That Versailles decision follows a number of previous complicated legal, largely technical, proceedings, in French courts. The legal dispute began in October 2007 when the AFPS (Association France-Palestine Solidarite) joined by the Palestinian Authority (PA) filed a lawsuit against two French companies, Alstom, the French multinational company in rail transport, and Veolia Transport, in the Tribunal de Grande Instance in Nanterre, France.
The charge concerned the two companies that had signed a contract in July 2005 to build 37 passenger coaches and more than 50 locomotives and to operate a light rail project that crosses Jerusalem to the east side of the city and the disputed territories, an area under Israeli administration since 1967.
The Palestinians argued that the project should be canceled because it violated international law since the Israeli presence in any area of the West Bank, such as east Jerusalem, was illegal. They argued that the French companies were aiding Israel's occupation and commission of war crimes, and were violating international humanitarian law, especially the Fourth Geneva Convention of August 1949, and parts of the French Civil Code.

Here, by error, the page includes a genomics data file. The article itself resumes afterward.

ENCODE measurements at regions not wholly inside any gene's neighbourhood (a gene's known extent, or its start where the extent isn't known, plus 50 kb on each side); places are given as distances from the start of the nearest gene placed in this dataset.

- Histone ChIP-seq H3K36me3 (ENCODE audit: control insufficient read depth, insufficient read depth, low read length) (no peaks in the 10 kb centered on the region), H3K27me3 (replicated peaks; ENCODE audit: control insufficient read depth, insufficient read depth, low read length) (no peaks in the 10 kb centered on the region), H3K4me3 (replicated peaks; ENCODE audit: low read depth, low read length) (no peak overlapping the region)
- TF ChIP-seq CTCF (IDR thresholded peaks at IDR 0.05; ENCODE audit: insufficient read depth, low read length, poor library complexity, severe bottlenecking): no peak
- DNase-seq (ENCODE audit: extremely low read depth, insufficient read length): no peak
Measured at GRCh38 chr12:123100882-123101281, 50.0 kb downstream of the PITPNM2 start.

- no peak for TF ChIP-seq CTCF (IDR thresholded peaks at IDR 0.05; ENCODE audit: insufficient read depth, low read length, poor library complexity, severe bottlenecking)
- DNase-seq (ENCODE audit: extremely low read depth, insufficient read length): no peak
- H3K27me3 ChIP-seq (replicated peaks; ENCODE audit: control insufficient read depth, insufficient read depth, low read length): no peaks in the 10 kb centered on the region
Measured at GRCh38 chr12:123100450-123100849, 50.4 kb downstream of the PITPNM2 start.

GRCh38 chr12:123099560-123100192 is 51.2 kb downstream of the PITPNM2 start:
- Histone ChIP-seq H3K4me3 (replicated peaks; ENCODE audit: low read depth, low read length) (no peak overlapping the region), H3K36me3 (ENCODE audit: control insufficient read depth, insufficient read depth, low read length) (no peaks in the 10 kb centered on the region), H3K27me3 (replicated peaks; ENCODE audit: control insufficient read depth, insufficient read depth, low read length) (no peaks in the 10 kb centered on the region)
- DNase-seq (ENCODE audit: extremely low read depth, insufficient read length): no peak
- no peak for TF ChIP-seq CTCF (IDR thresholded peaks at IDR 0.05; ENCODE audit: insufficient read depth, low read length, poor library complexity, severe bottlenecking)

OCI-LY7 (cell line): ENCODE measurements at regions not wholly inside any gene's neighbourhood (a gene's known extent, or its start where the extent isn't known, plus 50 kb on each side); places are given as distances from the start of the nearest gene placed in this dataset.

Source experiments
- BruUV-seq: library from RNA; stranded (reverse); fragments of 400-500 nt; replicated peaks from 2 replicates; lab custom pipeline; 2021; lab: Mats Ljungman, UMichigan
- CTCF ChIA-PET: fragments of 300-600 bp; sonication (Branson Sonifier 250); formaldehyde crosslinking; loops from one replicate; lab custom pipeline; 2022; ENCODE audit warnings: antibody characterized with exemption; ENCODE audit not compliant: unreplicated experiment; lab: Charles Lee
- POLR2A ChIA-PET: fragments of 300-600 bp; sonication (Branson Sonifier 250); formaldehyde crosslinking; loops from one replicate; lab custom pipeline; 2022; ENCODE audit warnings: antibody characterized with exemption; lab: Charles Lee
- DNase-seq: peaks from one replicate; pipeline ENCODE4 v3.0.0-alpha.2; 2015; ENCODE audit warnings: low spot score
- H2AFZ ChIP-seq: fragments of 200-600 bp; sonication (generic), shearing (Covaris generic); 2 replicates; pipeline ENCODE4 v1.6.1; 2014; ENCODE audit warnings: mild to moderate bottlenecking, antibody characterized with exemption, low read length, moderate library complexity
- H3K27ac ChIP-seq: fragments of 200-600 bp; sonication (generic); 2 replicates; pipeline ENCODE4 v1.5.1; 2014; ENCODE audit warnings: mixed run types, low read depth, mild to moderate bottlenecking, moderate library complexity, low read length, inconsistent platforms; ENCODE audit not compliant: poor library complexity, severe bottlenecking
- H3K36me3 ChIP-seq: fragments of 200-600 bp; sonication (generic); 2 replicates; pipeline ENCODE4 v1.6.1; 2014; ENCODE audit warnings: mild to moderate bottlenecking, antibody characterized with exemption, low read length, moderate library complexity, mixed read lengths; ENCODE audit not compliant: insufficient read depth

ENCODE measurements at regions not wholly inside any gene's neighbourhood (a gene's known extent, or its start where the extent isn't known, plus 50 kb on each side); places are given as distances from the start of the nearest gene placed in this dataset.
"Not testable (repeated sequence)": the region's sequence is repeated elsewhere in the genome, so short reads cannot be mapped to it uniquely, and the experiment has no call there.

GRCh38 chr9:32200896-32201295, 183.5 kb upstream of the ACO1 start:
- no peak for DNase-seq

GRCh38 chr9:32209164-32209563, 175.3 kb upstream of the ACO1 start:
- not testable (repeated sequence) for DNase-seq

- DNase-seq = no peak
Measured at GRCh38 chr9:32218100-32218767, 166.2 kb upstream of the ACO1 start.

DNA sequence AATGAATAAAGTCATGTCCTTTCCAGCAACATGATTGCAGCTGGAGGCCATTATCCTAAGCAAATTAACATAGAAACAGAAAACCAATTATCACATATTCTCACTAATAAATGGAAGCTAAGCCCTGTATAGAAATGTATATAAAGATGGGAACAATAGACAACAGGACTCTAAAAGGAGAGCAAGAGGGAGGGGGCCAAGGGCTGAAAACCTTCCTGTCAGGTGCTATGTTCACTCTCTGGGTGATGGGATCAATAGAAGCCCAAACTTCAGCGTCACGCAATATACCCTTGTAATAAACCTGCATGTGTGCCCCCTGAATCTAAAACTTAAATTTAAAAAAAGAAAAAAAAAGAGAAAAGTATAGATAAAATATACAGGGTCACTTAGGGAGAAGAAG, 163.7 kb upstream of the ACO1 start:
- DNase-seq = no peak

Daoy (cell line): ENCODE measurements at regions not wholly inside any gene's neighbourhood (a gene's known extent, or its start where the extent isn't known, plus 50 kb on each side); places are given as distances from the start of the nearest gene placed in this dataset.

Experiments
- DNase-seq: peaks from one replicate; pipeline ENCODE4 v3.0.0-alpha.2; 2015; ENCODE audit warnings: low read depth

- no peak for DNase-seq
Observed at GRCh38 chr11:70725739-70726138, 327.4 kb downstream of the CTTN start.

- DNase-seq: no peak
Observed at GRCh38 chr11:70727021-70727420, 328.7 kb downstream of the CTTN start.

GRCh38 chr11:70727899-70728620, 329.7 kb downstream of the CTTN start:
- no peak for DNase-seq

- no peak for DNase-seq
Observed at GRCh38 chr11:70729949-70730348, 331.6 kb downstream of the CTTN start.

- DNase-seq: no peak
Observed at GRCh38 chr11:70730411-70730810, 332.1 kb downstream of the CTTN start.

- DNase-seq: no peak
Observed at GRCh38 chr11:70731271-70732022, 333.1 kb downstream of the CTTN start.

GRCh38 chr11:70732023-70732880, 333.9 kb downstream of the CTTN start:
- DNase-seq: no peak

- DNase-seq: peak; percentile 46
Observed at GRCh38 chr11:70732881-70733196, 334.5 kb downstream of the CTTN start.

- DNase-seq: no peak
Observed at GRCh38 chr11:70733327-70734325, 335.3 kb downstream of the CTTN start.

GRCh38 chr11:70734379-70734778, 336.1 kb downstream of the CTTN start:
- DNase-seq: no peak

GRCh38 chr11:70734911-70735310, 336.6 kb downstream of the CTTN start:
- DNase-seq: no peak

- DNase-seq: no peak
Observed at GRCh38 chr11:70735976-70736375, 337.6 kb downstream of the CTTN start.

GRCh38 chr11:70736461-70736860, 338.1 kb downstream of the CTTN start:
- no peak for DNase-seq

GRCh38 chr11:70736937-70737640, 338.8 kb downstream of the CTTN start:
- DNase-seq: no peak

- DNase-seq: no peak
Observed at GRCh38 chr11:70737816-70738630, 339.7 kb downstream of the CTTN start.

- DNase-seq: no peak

The Nanterre Tribunal in April 2009 ruled, and was upheld by an Appeals Court, that it had jurisdiction to hear the case, but it held the PLO could not be a co-plaintiff. The International Court of Justice has indicated that the Conventions only contain obligations for states, and individuals have no rights to claim the benefit of those obligations.
After examining the texts of international law and treaties to rule on the legality of the rail construction, the Tribunal on May 30, 2011 rejected the Palestinian claim that the contract to build the project should be canceled. The AFPS and the PLO, that were ordered to pay costs, appealed the decision.